## Wednesday, September 30, 2009

### The truth about leaving light bulbs on

A common piece of urban folklore: Its better to leave a light on than to turn it off and turn it on a half hour later. The theory is that the bulb takes more energy on startup than it takes while in regular operation.
Time to debunk this foolish folklore with some math and specifications.( for incandescent bulbs)
Cold resistance of a tungsten incandescent bulb is usually around 1/10 or 1/15 the hot resistance of the bulb.( depending on the bulb). The startup time for the bulb to get from cold resistance to hot resistance is at maximum 1/5 of a second.
So when the bulb is starting up and turning on , it has cold resistance. After the the bulb is all turned on, it now has the higher resistance.
And we all know that with great power comes great current squared times resistance, or power = current* resistance. So Power = Current^2 * Resistance.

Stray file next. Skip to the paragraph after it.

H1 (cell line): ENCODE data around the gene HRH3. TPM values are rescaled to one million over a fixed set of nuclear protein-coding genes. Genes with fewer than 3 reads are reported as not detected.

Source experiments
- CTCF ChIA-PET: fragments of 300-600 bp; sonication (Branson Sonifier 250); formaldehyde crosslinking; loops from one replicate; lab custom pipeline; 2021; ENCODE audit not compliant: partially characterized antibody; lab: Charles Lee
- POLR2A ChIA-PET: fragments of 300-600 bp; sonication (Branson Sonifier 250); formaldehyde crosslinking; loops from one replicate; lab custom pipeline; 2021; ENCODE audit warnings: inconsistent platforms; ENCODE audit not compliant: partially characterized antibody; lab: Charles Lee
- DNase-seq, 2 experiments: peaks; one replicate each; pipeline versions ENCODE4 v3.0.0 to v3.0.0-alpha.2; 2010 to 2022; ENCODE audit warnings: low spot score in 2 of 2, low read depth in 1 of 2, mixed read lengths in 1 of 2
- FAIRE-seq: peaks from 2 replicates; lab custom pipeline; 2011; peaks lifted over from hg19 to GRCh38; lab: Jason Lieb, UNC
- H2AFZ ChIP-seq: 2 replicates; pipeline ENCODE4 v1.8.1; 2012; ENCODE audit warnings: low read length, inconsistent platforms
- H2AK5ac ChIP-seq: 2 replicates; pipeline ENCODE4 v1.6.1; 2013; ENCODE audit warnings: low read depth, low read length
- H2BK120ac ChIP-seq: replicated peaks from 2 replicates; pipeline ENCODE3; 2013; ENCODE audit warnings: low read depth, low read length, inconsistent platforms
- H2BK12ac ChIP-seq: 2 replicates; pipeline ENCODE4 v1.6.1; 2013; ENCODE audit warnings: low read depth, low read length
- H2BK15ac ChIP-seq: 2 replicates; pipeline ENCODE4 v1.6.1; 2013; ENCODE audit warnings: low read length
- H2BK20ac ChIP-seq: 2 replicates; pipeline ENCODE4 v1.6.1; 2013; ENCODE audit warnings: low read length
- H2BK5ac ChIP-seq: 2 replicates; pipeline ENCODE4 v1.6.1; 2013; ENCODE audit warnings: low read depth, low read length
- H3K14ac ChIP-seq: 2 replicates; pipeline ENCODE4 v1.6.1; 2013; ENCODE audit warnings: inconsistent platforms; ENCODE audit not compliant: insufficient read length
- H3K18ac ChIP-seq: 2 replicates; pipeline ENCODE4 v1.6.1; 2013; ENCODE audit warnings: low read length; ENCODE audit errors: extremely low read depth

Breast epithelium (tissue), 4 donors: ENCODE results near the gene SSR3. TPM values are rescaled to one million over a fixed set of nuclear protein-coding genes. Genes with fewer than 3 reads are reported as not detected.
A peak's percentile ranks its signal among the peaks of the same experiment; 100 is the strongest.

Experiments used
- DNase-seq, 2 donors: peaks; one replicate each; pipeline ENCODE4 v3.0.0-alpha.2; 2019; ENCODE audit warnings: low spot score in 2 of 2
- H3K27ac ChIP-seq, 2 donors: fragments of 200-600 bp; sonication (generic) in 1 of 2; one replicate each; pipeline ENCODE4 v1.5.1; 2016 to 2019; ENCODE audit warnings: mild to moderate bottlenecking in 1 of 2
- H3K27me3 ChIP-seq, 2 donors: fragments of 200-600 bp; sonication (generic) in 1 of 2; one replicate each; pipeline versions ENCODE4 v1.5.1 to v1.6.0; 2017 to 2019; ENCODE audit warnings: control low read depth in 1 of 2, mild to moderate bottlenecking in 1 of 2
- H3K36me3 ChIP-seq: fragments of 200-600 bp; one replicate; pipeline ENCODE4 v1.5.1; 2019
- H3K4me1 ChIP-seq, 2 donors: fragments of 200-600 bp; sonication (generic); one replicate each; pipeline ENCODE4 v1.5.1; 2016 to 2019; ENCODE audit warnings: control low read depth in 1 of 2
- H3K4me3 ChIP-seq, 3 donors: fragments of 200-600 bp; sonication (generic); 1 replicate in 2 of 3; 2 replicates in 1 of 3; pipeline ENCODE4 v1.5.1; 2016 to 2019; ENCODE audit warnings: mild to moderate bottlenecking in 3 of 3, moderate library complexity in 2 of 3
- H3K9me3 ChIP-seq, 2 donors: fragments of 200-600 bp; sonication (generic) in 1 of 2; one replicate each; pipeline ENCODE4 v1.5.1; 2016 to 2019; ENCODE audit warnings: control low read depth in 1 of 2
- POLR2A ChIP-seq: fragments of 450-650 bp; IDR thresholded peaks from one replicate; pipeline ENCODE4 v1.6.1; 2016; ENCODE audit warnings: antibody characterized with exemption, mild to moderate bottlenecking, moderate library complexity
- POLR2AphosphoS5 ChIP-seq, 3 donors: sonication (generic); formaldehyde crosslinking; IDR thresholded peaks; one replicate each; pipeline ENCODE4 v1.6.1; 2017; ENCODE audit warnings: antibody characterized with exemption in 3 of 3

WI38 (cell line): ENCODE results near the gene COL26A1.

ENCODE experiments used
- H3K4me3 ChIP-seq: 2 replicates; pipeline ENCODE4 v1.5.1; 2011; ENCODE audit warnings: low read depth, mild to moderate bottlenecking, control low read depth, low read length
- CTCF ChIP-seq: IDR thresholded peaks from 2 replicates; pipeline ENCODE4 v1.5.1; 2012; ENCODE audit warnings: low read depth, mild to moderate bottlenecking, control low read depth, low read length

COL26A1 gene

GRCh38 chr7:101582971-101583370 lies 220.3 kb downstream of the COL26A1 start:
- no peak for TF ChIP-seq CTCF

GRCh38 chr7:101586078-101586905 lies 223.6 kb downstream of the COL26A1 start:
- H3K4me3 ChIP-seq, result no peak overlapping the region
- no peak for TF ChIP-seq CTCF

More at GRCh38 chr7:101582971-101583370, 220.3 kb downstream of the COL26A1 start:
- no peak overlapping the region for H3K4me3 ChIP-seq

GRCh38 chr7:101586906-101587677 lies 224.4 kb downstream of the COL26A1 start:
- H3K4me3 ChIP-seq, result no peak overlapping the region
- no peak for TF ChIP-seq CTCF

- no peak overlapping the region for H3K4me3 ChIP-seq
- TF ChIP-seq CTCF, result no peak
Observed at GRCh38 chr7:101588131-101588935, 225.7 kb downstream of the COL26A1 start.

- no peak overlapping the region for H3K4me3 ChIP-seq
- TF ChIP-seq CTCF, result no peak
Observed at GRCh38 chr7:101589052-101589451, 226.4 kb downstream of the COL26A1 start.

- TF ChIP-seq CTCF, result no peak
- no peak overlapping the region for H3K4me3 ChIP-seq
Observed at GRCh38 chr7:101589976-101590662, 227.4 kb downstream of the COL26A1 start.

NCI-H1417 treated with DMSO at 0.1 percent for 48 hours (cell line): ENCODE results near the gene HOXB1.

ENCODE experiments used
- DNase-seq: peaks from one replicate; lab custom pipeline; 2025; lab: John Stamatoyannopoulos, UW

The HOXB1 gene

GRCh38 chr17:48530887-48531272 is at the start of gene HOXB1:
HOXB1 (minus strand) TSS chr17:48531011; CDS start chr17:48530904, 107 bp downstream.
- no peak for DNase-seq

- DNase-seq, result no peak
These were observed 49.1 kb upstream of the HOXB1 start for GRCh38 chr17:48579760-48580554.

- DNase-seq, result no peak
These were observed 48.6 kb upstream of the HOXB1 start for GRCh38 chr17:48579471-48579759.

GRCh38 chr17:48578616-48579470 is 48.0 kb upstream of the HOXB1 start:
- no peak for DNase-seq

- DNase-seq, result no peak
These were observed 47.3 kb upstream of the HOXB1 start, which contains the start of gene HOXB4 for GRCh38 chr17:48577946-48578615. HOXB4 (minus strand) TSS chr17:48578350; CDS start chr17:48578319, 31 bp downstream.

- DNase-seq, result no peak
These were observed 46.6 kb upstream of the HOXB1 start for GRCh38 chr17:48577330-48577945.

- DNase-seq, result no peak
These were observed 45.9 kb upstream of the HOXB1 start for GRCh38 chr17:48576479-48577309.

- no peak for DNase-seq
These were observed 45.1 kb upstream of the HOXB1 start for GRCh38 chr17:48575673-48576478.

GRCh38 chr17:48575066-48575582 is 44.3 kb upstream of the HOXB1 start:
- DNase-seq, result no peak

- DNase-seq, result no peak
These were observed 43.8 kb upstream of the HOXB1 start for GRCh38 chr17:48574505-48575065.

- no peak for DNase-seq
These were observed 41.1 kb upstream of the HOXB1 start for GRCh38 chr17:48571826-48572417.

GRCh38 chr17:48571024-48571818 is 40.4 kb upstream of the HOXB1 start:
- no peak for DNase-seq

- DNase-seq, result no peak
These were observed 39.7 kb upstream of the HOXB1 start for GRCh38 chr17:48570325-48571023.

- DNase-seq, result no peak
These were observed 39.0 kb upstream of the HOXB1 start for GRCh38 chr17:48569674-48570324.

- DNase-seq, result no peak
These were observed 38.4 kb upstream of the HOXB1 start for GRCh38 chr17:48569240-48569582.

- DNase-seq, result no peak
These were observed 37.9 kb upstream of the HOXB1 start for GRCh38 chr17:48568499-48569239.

Lets take a common incandescent bulb with the following specs:
100W power consumption
120 volt source
Hot Resistance of 150 ohms
Cold resistance of 10 ohms
Startup Time(cold to hot) of .20 seconds

So that means that during that startup time , you will spend 3.16 amps(100 = i^2 * 10) for .2 seconds . Whereas with the hot resistance you will spend 0.81 amps(100 = i^2 * 150).
So lets see: upon startup you are spending around 4 times(3.16/.81=3.9) as much energy as you would spend , but only for 1/5 of a second.

Lets solve to see how many seconds of hot current draw equals cold current draw.
3.16 amps * .2 seconds = .81 amps * X seconds
X seconds = .78 seconds

Conclusion:
It takes less than one second to compensate for that startup current "surge"! Urban myth is busted!